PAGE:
As most of you will recall from your own long-lost youths, teenagers hate fake people. While some might question their commitment to authenticity in our postmodern age, where meaning is constantly appropriated and reappropriated, they seem pretty sure about this hating fakers thing, so let’s just go with it. More interesting is the fact that they feel social media compels them to be fake too, according to a survey of U.S. teens and young adults conducted by Harris Interactive on behalf of Naver, a Korean Internet company.
Indeed, 69% of respondents said their friends weren’t being true to themselves most of the time on social media, and 57% wished their friends would be themselves more. 56% of college students said they would “defriend” someone who was being fake, while 47% of high school students would do the same. But at the same time 40% of respondents said they feel like they can’t be themselves online either. What’s more, 36% said they don’t believe there is currently a social media platform that allows them to fully express their real identities.
Authenticity or no, social media isn’t going away, as three out of four respondents saying they spend the same amount or more time on social media as a year ago. However teens are becoming more measured in their usage, with two out of three saying they’re not sharing as much as they used to. That may be because four out of five think people in their age bracket are sharing too much in general.
And yes, they don’t like all the old people crowding into social media. Per the same Harris findings, one third said they had decreased their usage of social media sites after their parents and other older relatives showed up, and almost half said they would avoid posting something if there was a chance an older relative would see it.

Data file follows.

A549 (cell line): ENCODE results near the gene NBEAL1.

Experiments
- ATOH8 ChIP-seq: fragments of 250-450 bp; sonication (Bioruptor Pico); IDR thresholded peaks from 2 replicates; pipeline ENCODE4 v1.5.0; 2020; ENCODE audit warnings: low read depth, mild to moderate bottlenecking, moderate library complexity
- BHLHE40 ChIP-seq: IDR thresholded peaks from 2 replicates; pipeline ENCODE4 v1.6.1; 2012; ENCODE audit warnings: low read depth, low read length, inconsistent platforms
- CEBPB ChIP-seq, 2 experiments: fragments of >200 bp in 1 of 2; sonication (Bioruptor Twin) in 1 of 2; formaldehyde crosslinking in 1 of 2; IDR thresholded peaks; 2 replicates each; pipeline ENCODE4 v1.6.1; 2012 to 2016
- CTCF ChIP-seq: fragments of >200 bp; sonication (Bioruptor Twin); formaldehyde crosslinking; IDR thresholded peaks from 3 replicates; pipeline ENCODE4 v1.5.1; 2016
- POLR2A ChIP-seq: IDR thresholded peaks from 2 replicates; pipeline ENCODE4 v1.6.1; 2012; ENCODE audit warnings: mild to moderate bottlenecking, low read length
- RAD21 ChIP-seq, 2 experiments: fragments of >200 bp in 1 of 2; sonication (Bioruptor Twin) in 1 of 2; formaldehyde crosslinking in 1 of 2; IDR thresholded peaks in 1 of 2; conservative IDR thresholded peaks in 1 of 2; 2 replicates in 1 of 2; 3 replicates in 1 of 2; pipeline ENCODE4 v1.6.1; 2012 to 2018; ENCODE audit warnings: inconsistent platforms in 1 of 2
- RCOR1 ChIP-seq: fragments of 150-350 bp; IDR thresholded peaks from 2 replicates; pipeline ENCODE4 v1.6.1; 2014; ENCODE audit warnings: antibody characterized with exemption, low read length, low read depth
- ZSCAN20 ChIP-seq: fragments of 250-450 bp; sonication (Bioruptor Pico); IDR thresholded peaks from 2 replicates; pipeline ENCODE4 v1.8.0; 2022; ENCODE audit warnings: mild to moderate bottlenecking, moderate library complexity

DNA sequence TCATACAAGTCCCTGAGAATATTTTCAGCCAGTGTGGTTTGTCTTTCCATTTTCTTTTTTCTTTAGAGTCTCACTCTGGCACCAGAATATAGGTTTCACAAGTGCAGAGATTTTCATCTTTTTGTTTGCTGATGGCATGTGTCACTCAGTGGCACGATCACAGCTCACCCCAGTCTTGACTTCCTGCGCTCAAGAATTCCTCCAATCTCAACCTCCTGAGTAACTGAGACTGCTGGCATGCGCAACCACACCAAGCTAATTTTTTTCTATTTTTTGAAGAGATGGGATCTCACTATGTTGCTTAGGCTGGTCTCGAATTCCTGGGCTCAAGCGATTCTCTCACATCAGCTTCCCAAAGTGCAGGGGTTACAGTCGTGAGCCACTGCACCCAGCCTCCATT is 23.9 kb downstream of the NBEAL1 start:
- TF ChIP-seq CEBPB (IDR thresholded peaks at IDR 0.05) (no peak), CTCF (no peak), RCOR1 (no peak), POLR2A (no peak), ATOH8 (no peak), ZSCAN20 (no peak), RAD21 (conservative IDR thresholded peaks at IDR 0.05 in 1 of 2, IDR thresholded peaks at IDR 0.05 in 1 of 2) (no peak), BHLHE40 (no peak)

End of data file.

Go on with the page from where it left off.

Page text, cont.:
This whole authenticity issue is obviously full of pitfalls. Previously I wrote about a study by researchers at Finland’s Aalto University, who found that social media users create an appearance of authenticity by being, well, fake. The researchers looked at user-generated content and interactions on Facebook and Last.fm, then asked users about their habits on social media, focusing on how their approaches to maintaining their profiles.
On one hand they “encountered a widespread disdain by users for what is known as profile tuning, or intentionally sharing content designed to depict the user in a false way,” reflecting “a common belief that sharing content in a way that is considered to be excessive, attention seeking or somehow portrays that individual in a fake manner is judged extremely negatively.”
At the same time, “While social norms required individuals to be real in their sharing behaviour, presenting oneself in the right way through sharing often necessitated an element of faking.” For example on Last.fm, “We found that it was not uncommon for some users to purposely choose to listen to, or indeed not listen to, particular music according to the image that that individual wants to portray to others.” Similarly, while Facebook users expressed disdain for “profile tuning,” they readily admitted to selectively withholding information in order to control their image -- in other words, profile tuning by omission.